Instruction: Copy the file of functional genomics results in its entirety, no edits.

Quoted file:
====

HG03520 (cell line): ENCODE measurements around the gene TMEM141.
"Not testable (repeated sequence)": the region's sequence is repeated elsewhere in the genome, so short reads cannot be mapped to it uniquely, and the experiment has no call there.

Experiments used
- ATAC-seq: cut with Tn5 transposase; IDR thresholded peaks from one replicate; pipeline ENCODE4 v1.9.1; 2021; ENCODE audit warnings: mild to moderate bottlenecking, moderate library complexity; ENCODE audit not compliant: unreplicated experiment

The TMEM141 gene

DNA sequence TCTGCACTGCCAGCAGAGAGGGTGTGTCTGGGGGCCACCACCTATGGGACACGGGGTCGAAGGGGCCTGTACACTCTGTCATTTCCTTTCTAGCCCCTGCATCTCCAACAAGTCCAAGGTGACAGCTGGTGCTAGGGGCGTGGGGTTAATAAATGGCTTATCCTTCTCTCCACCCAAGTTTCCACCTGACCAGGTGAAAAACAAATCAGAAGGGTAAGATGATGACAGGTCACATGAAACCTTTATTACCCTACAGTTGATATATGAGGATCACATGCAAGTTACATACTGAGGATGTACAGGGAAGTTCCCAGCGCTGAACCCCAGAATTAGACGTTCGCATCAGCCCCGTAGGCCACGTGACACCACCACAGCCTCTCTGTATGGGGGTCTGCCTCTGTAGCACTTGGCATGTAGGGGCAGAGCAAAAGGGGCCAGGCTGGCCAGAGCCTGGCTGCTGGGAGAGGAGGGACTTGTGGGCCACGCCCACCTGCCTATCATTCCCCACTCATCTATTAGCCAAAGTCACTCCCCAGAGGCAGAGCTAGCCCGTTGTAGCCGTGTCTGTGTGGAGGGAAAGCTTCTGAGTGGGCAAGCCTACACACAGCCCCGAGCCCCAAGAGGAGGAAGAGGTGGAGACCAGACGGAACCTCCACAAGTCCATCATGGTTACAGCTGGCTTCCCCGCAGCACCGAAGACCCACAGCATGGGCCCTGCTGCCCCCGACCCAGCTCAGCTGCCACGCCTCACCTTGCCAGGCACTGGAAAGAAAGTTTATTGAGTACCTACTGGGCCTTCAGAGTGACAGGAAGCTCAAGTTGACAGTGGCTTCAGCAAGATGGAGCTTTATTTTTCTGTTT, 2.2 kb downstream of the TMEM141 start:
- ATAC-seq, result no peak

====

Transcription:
HG03520 (cell line): ENCODE measurements around the gene TMEM141.
"Not testable (repeated sequence)": the region's sequence is repeated elsewhere in the genome, so short reads cannot be mapped to it uniquely, and the experiment has no call there.

Experiments used
- ATAC-seq: cut with Tn5 transposase; IDR thresholded peaks from one replicate; pipeline ENCODE4 v1.9.1; 2021; ENCODE audit warnings: mild to moderate bottlenecking, moderate library complexity; ENCODE audit not compliant: unreplicated experiment

The TMEM141 gene

DNA sequence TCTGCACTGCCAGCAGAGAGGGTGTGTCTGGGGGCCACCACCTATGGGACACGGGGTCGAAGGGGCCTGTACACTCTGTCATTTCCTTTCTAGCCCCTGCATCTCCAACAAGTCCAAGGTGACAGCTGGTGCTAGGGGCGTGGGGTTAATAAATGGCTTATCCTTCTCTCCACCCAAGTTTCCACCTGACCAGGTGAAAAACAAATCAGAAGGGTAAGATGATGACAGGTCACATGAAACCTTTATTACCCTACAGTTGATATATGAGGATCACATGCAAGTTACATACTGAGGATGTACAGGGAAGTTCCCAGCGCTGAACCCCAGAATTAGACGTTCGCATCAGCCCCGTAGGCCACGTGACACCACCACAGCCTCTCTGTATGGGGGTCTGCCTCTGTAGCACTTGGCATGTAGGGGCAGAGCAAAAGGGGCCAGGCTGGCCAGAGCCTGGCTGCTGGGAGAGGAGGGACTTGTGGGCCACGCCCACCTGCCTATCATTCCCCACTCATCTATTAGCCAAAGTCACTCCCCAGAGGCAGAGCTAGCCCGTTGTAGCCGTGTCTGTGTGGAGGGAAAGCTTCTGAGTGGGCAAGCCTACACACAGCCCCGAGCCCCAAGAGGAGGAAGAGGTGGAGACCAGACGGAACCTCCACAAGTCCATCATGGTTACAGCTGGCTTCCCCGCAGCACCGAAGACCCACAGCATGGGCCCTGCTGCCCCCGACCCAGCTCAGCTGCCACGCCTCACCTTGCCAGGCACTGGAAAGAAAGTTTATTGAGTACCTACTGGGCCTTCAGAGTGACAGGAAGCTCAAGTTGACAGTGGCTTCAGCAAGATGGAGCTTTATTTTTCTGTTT, 2.2 kb downstream of the TMEM141 start:
- ATAC-seq, result no peak